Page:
2. Encourages staff to improve their abilities by providing MEANINGFUL professional development, allowing release time (when available), and allocating resources (financial if available) for conferences, workshops, or materials which help staff become more effective teachers.
    3. Acknowledges efforts of building personnel ("support staff") and makes them a visible and valuable part of the team.
    4. Is in touch with and concerned with "building morale."

    For parents:

    1. Provides an opportunity for open dialogue/access to parents to foster cooperation at home and in the community.
    2. Visibility at school events (sports, banquets, concerts, etc..)
    3. Visibility in the community (whenever possible.)


    1. A good listener
    2. Unafraid to make "big" decisions
    3. Strong communication skills
    4. Tireless
    5. A motivator (As teachers, we can all look back to that one teacher we had that inspired us to go beyond the call of duty. Even as adults, we need an occasional "push" from time to time.)

    While all of these are well intended, it would be unfair to judge someone (as principal) unless he or she is given the authority to do these things by the district. Without district support, the principal is severely limited in what he or she may accomplish. Too often, I have seen principals come to the school with great ideas and good intentions, only to have them beaten down by district politics. Principals hired to do a job need to have support at the top.

    jme responds:

    1. His primary concern is the needs of the students, and he encourages and supports the teachers' efforts to best serve those needs.
    2. He is fair -- consistent but also able to address individual needs.
    3. He sees what is really going on, giving the "big talkers" the approval they seem to crave, but also acknowledging what the "real workers" actually do. He oils all wheels, not just the squeakiest ones.
    4. He makes a point of acknowledging all the hard work done by students, faculty, and staff, AND he works as hard himself. He expects a lot from himself and from everyone else.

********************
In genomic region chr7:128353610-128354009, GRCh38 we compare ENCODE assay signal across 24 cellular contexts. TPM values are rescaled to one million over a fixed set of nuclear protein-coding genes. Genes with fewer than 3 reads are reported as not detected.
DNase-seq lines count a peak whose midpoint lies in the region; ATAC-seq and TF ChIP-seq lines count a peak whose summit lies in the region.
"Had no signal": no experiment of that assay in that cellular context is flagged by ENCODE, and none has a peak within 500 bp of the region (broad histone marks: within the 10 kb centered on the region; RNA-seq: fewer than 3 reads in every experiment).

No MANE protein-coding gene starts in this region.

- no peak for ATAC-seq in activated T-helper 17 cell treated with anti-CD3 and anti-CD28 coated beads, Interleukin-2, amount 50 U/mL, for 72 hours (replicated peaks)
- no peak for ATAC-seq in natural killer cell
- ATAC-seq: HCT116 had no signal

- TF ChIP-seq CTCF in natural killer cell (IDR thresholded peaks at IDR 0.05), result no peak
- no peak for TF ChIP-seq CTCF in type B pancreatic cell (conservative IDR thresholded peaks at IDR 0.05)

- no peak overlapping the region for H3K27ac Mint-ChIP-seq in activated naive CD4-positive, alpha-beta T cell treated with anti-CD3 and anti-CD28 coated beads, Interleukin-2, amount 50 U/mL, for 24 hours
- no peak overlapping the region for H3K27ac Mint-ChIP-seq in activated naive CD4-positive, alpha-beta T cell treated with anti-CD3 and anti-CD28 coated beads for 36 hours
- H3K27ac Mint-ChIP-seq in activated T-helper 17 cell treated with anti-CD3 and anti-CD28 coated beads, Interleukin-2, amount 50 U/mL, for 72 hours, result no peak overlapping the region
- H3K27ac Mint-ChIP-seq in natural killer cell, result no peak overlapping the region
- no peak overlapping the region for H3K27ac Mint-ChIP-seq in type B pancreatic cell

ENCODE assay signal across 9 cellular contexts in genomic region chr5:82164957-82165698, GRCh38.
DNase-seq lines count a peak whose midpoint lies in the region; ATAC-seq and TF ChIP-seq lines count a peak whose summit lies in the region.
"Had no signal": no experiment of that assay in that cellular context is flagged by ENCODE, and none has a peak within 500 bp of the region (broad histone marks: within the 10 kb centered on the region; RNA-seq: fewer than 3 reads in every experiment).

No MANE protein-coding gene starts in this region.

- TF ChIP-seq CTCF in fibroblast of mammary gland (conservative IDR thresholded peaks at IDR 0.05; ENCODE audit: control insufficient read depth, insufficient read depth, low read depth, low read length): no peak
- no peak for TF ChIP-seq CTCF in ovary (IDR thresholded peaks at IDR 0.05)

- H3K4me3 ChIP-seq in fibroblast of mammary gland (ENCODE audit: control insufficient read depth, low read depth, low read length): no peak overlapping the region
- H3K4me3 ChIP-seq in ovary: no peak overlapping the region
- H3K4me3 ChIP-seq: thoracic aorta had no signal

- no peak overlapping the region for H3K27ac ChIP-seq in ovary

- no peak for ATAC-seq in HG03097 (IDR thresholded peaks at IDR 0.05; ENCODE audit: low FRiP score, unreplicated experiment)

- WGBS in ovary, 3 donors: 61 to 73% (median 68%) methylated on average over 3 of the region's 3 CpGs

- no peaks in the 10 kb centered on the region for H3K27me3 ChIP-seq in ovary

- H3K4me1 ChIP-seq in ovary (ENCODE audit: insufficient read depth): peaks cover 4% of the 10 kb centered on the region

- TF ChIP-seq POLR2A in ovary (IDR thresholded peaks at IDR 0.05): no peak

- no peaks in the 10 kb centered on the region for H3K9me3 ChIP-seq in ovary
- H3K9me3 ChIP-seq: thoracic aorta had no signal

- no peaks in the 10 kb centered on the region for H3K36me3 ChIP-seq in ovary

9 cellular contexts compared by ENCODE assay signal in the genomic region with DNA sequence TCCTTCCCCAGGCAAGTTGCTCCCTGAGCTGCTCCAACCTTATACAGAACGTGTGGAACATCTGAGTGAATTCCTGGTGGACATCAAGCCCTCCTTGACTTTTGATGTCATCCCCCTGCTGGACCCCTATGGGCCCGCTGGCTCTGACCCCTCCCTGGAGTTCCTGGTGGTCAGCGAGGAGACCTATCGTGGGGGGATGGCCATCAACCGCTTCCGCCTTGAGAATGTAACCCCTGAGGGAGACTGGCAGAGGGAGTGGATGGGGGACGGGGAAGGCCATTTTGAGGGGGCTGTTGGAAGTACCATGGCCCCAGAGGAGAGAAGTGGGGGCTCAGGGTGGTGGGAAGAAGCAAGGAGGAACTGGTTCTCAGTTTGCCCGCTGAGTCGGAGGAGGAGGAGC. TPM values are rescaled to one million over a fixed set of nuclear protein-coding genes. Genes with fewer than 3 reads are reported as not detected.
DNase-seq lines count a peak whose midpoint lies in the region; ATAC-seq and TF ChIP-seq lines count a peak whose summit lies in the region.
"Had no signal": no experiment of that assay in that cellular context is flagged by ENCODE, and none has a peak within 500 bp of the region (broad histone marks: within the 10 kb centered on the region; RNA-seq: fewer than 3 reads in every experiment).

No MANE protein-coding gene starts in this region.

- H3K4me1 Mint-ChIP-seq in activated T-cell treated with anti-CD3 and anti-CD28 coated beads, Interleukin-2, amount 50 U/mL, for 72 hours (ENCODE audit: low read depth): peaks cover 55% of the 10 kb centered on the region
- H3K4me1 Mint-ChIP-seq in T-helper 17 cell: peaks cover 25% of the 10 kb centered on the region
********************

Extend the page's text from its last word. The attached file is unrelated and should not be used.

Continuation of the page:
5. He is visible and accessible to students, parents, faculty, staff, and community.
    6. He has the ability to determine what fights are worth fighting, and he fights those fights with all he has. He also knows when it's time to give up and go on to other battles.
    7. He likes his job and his school and his community, and he likes his students, faculty, and staff.
    8. He makes expectations and consequences clear.
    9. He practices open, two-way communication -- as much as possible, he tells us what is going on, and he listens to what we have to say. He doesn't have just a few pets who know what's going on and have input into his decisions.
    10. He doesn't believe in "busy work" -- for students or for teachers.
    11. He isn't afraid to "tell it like it is" when is necessary, but does so with diplomacy.
    12. He supports ALL extracurricular activities, not just the ones he personally is interested in.

    Donna music/TN responds:

    Characteristics of a truly great principal:
    Strength and Confidence-has the ability to do what is needed, even if it bucks the trends, and to ride out changes without bending in the wind.

    Willing and able to back the teachers, but keeps an open mind.

    Willing and able to discipline where needed

    Able to keep discipline and fear separate

    My current principal is all of this. He is extremely supportive of the faculty, and sees this as his role-so he deals FIRST with parents who have complaints, listens to their side, then discusses with us if needed. He doesn't take the parents side automatically, nor does he take the teacher's rather, he judges the complaint, handles it at his level if possible, and serves as an intermediary if needed.